Within the city, all transportation is conducted via cycling or walking. The idea is that the reduction in congestion, emissions, and noise associated with a lack of automobile traffic will lead a to a more livable urban environment. Therefore, a network of bike and pedestrian paths has been created within the city to facilitate efficient transportation. The network is vast enough to reach every part of the city. Some parts of the bike paths, called the green belt, are designated as the main bicycle network for the city, while the rest of the paths may be shared with pedestrians or vehicles. The bike paths are made with red asphalt, while the walking paths are made with white pavers.
Figure 2: A portion of the green belt.
To ensure the efficiency of cycling and walking, the roads that enter into the city are grade-separated from the paths. This means that there are no crossing conflicts, leading to safer and stop-free riding/walking. Mopeds are placed in the same category as bicycles in the Netherlands, so they may use the bicycle paths. However, there are many “speed bumps” (which are actually the reverse of the ones we have in the US—they aren’t raised but rather indented into the ground, see Figure 3), which serve to slow down mopeds while not interfering with cyclists. The city also used to have bollards at the entrances to bike paths to prevent confused motorists or sneaky delivery drivers from entering the path. However, these have been recently removed, as they posed a danger to cyclists.
Figure 4: Speed bumps in Houten that are designed to slow mopeds without interfering with bicycles.
Applicability in the United States
I think this approach could be taken in the US, at least to a certain extent. There are certain areas already in existence where cars have limited access. Take the city of Seaside, Florida for example. This is a sleepy beach town where bicycling is the primary mode of transportation. The roads have low speed limits, and there are a few areas where there are only bike paths for transportation. Although, this town’s design does not completely prevent vehicular infiltration, as is the case in Houten. I think Americans, at least in this day in age, are very car-centric, and therefore need easy access to a car no matter where they live. So, I think the urban design strategies seen in Houten can be used somewhat in the US, but no to the fullest extent.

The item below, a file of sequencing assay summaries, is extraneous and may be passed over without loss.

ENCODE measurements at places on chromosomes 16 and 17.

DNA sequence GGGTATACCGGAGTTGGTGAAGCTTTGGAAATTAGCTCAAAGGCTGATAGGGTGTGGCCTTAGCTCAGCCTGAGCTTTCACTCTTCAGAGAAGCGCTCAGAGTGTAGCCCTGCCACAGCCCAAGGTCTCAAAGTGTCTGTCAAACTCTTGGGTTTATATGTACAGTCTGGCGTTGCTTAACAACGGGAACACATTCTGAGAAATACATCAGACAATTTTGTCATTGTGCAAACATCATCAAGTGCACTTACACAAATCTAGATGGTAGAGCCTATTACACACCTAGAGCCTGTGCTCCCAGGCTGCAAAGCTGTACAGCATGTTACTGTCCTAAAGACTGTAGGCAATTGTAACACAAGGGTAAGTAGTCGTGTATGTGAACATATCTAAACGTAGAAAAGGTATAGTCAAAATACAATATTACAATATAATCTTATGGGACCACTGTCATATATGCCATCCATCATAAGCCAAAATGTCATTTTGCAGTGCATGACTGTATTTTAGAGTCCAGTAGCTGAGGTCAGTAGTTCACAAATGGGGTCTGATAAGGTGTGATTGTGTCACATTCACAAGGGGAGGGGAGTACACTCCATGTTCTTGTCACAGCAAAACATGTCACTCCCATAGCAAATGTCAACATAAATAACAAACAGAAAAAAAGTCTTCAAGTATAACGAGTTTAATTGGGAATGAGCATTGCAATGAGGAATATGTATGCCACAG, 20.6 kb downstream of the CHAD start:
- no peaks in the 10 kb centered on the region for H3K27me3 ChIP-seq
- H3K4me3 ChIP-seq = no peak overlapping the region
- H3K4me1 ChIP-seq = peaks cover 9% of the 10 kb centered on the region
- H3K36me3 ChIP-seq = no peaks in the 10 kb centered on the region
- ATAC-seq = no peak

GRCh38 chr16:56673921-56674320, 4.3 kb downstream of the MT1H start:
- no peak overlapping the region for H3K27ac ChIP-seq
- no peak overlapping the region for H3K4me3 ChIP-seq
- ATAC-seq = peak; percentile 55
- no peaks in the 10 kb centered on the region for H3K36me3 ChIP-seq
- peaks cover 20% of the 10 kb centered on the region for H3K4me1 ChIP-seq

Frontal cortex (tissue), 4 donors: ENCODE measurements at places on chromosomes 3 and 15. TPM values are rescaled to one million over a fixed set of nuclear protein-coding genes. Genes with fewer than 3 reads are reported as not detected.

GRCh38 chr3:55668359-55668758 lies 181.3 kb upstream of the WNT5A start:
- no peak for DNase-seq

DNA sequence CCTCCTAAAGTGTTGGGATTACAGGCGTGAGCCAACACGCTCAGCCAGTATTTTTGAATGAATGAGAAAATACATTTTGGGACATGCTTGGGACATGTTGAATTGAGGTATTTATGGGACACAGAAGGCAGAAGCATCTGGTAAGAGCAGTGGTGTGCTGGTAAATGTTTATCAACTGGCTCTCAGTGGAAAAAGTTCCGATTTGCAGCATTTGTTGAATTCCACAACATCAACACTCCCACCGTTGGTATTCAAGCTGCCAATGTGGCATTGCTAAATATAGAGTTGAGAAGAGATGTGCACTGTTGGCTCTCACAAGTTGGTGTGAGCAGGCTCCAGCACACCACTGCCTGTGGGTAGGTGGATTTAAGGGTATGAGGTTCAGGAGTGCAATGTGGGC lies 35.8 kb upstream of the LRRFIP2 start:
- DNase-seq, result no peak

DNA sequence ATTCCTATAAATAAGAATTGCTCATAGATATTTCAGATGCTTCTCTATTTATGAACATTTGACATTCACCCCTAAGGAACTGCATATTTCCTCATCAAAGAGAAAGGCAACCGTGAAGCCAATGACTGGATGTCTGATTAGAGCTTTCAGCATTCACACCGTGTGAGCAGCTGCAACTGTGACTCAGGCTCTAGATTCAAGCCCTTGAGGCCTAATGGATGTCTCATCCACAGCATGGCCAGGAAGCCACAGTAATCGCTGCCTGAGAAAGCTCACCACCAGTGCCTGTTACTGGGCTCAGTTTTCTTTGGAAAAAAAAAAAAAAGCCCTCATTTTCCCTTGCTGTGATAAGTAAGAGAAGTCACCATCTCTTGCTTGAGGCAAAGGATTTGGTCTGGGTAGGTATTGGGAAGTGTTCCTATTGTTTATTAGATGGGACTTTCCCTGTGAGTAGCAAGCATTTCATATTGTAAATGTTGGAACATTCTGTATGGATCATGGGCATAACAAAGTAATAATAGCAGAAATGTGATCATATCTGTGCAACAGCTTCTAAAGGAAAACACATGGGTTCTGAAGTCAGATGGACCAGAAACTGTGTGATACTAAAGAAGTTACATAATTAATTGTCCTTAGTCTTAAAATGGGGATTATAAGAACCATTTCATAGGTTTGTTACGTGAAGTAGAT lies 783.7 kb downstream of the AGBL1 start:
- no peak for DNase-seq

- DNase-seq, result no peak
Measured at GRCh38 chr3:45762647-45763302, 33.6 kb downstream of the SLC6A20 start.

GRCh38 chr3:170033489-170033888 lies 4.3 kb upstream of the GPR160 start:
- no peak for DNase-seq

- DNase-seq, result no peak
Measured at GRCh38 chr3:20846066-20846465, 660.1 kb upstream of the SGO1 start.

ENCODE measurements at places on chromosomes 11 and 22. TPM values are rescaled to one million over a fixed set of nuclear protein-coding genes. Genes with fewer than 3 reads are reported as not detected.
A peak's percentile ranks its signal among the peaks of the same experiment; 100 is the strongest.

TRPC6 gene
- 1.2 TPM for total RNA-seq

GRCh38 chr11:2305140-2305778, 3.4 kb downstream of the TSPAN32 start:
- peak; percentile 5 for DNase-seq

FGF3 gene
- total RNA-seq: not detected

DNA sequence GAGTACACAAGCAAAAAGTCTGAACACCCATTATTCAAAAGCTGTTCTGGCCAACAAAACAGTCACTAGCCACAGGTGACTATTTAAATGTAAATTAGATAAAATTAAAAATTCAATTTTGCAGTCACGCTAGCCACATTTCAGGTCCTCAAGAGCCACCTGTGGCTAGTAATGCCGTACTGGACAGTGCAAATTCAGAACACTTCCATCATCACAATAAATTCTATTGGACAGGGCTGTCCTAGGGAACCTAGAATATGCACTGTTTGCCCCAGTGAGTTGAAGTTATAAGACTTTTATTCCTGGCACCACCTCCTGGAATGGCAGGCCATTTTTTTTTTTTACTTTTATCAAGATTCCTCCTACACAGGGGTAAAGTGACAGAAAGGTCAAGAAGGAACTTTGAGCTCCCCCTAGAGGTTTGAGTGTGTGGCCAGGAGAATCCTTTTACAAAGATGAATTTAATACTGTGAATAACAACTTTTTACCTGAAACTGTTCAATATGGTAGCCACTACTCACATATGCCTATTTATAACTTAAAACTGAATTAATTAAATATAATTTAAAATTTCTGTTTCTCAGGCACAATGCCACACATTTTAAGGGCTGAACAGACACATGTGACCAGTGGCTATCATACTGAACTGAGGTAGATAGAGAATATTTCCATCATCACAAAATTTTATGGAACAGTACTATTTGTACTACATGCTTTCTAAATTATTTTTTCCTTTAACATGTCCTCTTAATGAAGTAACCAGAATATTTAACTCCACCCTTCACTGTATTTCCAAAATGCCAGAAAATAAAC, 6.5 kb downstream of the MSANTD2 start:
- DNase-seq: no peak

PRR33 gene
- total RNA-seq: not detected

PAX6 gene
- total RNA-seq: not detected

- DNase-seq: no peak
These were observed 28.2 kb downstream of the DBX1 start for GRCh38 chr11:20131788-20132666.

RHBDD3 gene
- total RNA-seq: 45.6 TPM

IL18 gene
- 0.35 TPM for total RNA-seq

Houten, a city in the Netherlands, has a unique approach to transportation – even for a Dutch city. On Wednesday, the class rode a train out to the city, arriving around 10:30 am. Andre Botermans, a Houten City Planner and International Cycling Ambassador, gave the group a lecture providing background and information on the city.
With roots as a small village of about 3,000, it was not until the 1960s that planners began to envision a city with 100,000 residents. At the time, the Netherlands were experiencing rapid population growth and needed more capacity. Houten seemed like a logical choice due to its proximity to the growing city of Utrecht. The residents, however, did not want such a rapid expansion, leading to a design size of 25,000 – a compromise down from the initial 100,000. With the size settled, planners designed a city that would prioritize non-motorized users such as bikes and pedestrians as much as possible. The pinnacle of this design came down to one aspect: the ring road.
The ring road is the red line surrounding the developed portion of the city. On the road, cars can travel around 60 km/hr. This ring road is different from others found in cities, however, as it is the only road available for cars to navigate through the city. Cars may travel around the city and progress inwards to an extent, but no routes are available for cars that pass through the city. In contrast, there is an extensive network of bike path allowing direct routes for bikes. The impact of this design can be seen in the comparison below.
As seen above, often a trip is faster by bike than by car. In addition, small details encourage walking and biking – such as parking placed a short walk from residences. Greenways provide beautiful routes for cyclists and pedestrians. The bike infrastructure is impressive, as shown in the grade separated roundabout that the group was able to visit.
Houten's grade-separated roundabout
Could a Houten ever occur in the United States?
Houten is an interesting Dutch city to study due to its extreme priority for bike usage. When talking, Andre Botermans remarked that even other Dutch city planners have a hard time envisioning their own town with a similar plan. If it is hard for the Dutch to envision the scalability of Houten, then it is certainly hard for me to envision a similar plan in the United States. Certain barriers, such as public-opinion-driven spending threaten funding for a project centered on a mode used by a small minority in the States. Communities such as Peachtree City and Serenbe indicate that communities centered on vehicles other than cars as well as communities heavily planned can and do exist in the United States. Can Houten ever be the rule as opposed to the exception? This I doubt due to the niche nature of such a heavily planned and bike-centric community. With that being said, Houten is a concept that can be derived and applied in a variety of contexts and provides a valuable case-study.